Significantly, the trial court found Ms. McWain's assertions to be merely allegations of substantial change. This was not an abuse of discretion. While the record shows that Mr. Linderman did move to Idaho and did have a new domestic partner, there is no documentation supporting the other allegations. More importantly, Ms. McWain has failed to show how these changes would have any effect on the parenting plan currently in place. Consequently, while the changes Ms. McWain has described may have occurred, the record supports the trial court's conclusion that the changes were not substantial. See id.
The court did not abuse its discretion by concluding there was no adequate cause for a hearing. Ms. McWain has failed to establish anything more than mere allegations of a substantial change in circumstances. See In re Marriage of Roorda, 25 Wn.App. 849, 852, 611 P.2d 794 (1980), overruled on other grounds by In re Parentage of Jannot, 110 Wn.App. 16, 22-24, 37 P.3d 1265 (2002).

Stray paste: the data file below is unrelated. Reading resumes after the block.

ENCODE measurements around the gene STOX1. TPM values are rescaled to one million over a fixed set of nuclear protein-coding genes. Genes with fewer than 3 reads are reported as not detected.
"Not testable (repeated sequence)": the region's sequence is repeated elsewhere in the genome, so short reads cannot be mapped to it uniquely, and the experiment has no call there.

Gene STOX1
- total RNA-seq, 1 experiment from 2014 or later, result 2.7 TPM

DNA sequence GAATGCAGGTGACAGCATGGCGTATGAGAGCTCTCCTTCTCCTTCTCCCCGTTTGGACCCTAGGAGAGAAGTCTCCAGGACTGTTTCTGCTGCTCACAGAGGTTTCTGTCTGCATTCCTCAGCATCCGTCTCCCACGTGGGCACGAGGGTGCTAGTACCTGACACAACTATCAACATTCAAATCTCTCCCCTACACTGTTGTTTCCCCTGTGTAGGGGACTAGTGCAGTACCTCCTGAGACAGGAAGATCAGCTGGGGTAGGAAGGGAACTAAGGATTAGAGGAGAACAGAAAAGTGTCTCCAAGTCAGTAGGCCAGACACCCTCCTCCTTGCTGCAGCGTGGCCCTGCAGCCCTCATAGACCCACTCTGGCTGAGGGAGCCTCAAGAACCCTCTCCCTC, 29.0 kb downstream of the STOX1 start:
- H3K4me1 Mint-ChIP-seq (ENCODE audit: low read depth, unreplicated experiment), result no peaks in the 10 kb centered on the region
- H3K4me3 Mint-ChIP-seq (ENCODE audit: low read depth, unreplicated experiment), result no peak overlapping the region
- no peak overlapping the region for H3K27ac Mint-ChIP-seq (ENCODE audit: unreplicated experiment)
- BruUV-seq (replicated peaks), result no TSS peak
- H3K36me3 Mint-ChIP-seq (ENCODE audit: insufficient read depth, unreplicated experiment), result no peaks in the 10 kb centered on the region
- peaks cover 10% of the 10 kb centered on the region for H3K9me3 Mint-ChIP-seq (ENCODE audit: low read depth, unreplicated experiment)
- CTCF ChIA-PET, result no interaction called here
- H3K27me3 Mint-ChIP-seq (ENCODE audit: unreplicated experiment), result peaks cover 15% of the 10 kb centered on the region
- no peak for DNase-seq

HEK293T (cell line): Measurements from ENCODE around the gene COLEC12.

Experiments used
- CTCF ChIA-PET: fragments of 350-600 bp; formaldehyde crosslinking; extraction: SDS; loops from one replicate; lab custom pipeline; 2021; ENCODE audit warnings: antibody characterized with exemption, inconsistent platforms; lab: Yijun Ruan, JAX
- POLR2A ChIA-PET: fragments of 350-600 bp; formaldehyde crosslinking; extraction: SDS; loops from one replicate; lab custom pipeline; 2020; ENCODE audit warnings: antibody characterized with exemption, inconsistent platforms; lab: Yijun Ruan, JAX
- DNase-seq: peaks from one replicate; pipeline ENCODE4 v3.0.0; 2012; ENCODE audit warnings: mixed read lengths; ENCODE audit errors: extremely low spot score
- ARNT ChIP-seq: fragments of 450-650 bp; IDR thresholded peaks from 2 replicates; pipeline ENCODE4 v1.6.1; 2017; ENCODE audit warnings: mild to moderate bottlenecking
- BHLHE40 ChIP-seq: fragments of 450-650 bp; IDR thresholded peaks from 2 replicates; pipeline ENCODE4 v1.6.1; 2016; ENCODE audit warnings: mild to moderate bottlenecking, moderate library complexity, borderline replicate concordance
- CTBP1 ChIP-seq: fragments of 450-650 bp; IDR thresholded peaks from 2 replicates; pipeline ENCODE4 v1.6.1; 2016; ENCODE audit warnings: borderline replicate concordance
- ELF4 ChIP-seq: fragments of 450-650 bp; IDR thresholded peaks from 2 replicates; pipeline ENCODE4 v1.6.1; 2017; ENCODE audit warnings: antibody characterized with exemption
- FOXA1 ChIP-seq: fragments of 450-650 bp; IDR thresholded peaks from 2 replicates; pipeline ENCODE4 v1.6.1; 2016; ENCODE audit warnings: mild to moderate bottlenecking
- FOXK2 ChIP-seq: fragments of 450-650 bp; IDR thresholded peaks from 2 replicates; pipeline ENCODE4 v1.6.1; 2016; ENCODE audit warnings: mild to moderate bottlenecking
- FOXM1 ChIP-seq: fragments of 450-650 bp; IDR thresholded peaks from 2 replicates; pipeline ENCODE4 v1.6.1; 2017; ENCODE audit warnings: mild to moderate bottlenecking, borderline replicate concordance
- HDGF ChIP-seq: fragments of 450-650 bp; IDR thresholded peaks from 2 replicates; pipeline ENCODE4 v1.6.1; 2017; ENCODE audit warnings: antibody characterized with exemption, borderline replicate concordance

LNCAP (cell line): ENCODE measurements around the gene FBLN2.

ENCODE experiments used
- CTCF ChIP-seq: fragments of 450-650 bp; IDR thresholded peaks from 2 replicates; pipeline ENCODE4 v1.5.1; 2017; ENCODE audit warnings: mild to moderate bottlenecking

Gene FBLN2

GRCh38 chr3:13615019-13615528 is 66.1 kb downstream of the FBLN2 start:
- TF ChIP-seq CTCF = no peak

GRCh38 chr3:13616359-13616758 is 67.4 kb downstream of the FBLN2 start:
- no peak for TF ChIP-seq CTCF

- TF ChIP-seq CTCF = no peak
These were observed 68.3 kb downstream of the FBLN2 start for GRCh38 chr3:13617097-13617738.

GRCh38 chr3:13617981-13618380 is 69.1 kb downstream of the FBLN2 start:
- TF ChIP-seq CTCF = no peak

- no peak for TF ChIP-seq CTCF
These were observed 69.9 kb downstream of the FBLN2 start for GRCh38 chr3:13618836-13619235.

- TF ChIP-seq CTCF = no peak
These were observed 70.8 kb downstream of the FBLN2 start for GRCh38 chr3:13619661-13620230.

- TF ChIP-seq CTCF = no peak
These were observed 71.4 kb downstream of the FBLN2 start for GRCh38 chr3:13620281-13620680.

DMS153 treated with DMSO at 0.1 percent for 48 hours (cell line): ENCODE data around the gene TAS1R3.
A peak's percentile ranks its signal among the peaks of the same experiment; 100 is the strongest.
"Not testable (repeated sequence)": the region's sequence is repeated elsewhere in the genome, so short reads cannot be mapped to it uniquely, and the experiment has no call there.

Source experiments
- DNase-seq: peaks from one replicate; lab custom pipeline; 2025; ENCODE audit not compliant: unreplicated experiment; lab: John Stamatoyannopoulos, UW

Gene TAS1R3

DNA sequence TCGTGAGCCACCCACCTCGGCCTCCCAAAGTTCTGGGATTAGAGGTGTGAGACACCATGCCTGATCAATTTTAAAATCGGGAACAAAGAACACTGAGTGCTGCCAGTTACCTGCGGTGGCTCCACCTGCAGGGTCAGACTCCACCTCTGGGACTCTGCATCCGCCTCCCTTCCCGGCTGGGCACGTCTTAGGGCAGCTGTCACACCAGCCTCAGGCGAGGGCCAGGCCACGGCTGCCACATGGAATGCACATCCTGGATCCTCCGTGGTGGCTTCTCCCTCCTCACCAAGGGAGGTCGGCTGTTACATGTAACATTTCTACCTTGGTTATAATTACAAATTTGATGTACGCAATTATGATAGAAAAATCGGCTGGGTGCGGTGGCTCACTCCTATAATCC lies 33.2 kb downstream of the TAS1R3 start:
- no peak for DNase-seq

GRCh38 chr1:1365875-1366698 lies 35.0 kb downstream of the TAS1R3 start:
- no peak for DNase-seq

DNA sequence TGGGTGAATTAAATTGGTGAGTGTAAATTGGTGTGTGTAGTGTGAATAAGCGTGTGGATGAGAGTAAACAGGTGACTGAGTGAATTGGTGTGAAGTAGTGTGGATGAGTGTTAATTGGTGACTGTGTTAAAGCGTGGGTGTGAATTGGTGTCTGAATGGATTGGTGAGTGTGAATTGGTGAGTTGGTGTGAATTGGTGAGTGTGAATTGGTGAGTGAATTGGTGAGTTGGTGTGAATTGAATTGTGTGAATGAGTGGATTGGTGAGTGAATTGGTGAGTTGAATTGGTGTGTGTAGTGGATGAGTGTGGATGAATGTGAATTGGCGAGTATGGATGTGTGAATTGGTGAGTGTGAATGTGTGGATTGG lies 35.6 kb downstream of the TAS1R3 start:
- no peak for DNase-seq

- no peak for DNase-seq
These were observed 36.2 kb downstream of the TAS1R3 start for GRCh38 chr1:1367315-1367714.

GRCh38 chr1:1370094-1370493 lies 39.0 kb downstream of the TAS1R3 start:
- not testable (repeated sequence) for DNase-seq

Ms. McWain filed her petition for modification and her petition for modification/objection on the same day. The petition for modification, which required a finding on adequate cause, was treated separately. The petition for modification and the motion for revision were denied in July 2009. Ms. McWain's objection to the relocation did not need a separate finding of adequate cause. As a result, her objection to relocation took a different path than her petitions for modification. The trial on the objection to relocation took place in March 2010.
Applying the factors set forth in RCW 26.09.520, the court denied Ms. McWain's objection to relocation. The court explained that this was a relocation proceeding, not a modification proceeding.